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‘Frustrated’ Limited Partners Are Questioning PE-Sponsored SPACs
Private equity firms that sponsor blank-check companies raise the potential for conflicts of interest with their own funds, according to PitchBook.
It’s hard to imagine that private equity firms would have stayed out of the booming business of special-purpose acquisition companies. But private-equity-sponsored SPACs could lead to conflicts of interest with the firms’ other funds, according to PitchBook.
Investors are raising questions about how private equity firms that sponsor SPACs and traditional funds will manage the natural conflicts between the two, including deciding where to put the most attractive deals, PitchBook said in its first quarter report on U.S. private equity.
SPACs raise money in public markets, then go out and make deals to buy private companies — similar to private equity funds. Almost 300 SPACs were launched in the U.S. last year. So far in 2021, SPACs have already raised $47.2 billion, according to the report.
The first quarter report also covers private equity fundraising, which bounced back in the first quarter after a lukewarm 2020, as well as private equity firms’ move into growth capital as valuations continue to rise. PitchBook also looked at the potential rise of smaller and emerging managers this year.
In its discussion of SPACs, PitchBook cited Apollo and Vista Equity as one example of a deal that raised potential conflicts. The $15 billion deal, which fell through in March, would have combined three portfolio companies owned by Vista funds and then merged them into Apollo’s SPAC. The deal tanked, according to Bloomberg reports, because of a number of issues, including the difficulty of getting financing in the PIPE, or private investment in public equity, market.
Some investors also wondered why Apollo’s private equity fund couldn’t have bought these three companies, which are in the auto software business.
“While Apollo is most commonly known as a value manager, some [limited partners] may be questioning why this deal was not a fit for its flagship vehicle,” PitchBook said in the report. “Additionally, some LPs worry their management fees are paying deal team salaries and feel frustrated when the company’s SPAC gets a deal rather than the fund.”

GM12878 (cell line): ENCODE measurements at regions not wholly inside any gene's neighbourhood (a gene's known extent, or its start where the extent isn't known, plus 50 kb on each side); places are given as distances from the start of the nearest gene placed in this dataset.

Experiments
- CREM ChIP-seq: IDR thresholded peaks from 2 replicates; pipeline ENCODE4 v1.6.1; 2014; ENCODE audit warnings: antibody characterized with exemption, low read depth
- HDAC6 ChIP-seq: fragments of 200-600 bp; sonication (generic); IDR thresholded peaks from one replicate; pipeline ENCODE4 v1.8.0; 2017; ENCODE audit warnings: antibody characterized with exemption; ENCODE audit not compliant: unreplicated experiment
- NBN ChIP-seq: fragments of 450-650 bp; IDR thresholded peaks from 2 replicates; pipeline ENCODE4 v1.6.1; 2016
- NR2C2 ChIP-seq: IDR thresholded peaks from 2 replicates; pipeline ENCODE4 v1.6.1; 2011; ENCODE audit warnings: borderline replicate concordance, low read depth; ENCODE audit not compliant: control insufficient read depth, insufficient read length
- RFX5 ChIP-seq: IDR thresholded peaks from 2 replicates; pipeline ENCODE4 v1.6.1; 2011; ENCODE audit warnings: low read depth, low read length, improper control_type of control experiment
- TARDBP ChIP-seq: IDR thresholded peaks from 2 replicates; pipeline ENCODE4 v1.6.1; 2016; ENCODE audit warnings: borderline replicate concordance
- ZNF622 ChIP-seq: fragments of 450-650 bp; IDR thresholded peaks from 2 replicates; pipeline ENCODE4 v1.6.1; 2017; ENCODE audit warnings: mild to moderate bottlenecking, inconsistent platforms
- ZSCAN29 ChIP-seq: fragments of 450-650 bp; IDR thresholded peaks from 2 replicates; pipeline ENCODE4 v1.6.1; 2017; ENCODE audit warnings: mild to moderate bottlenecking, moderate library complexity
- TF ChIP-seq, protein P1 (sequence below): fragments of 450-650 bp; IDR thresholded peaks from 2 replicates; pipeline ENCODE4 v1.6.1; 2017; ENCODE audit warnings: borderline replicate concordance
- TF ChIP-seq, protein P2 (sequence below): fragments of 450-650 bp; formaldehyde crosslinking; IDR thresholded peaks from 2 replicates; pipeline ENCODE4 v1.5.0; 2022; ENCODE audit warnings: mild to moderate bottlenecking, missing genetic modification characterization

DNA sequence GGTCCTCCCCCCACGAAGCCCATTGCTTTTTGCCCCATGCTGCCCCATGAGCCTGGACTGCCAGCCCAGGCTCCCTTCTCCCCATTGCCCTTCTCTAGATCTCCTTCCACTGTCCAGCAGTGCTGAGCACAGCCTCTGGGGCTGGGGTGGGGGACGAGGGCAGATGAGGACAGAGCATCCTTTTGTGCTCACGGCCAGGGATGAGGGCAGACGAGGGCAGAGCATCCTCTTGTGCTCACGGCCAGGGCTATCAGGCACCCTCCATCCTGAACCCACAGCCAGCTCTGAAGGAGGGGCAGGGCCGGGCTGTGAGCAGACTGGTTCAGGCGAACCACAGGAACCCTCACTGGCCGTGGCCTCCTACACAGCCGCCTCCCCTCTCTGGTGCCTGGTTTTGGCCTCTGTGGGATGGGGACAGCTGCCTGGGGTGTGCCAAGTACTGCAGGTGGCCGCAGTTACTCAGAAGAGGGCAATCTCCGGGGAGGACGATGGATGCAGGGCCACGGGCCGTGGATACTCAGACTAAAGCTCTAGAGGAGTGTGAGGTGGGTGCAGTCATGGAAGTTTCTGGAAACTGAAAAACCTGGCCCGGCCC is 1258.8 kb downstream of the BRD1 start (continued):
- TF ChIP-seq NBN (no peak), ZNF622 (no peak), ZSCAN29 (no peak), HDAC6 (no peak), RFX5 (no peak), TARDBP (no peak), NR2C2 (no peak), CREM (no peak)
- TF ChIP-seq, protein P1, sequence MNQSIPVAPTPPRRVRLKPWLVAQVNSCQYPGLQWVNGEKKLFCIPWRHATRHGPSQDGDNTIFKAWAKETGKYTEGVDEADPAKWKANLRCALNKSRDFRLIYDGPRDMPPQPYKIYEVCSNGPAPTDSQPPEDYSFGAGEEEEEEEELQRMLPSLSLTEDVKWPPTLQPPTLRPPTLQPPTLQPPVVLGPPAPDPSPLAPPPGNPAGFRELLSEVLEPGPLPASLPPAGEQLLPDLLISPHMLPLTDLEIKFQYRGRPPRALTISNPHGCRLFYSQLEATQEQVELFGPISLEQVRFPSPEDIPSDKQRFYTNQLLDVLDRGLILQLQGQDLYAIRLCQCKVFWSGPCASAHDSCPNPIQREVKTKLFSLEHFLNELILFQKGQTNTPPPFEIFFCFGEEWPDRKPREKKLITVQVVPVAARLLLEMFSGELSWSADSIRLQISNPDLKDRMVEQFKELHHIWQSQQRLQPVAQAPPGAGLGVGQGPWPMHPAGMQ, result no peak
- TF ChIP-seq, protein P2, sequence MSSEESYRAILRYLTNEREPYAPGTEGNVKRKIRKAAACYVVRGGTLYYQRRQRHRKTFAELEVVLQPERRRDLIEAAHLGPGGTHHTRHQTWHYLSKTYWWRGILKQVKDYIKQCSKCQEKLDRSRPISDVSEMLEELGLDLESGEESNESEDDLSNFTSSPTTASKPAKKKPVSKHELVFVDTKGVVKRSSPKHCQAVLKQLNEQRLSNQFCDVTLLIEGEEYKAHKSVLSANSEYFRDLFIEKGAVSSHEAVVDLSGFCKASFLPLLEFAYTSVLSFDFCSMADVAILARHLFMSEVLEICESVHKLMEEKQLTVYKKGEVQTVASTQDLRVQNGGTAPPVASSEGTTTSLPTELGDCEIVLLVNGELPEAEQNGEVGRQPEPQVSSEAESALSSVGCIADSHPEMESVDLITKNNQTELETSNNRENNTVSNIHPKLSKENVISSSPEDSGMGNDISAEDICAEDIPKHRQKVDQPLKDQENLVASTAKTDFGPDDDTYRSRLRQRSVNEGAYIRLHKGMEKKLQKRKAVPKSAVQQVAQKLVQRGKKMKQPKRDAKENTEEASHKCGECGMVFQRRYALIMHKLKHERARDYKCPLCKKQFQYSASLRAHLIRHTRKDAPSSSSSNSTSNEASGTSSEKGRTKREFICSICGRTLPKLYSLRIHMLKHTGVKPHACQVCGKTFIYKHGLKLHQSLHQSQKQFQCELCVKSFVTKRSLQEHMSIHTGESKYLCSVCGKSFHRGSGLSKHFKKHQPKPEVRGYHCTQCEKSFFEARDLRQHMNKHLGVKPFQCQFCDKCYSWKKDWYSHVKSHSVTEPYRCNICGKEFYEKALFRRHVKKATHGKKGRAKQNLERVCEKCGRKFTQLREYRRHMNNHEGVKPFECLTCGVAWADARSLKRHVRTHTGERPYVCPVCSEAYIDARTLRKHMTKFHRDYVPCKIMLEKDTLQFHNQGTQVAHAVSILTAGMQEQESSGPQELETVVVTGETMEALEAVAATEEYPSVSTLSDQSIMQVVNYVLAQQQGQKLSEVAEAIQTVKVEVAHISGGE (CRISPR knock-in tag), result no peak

Private equity firms that sponsor SPACs, including KKR and Bain Capital, could finance PIPE deals out of their funds, but that also raises potential conflicts. “Some PE shops have discussed financing the PIPE out of the flagship fund, but that brings up concerns about valuations and having outside investors keep the SPAC bid price in check,” wrote the report’s authors, who include Wylie Fernyhough, senior analyst and private equity lead at PitchBook. “Going forward, the dance between PE firms and SPACs is worth paying close attention to.”
[II Deep Dive: Investors Sour on SPACs]
Even when private equity firms aren’t SPAC sponsors, they’re in the thick of the boom, sometimes benefitting and sometimes losing. SPACs, eager to do transactions, are pushing up the values of portfolio companies even when these public vehicles ultimately go in another direction. But some firms are worried that SPACs are diverting some of the best deals and forcing them to pay inflated prices for companies, which could hurt returns for investors down the road.
PitchBook says private equity firms might not have to worry much longer.
In late March, many SPACs began trading below their offering price and several reverse mergers were put on ice.
“With the seemingly endless flood of SPACs drying up in late March 2021, competitive pressure from SPACs may be a less serious long-term threat,” according to the report.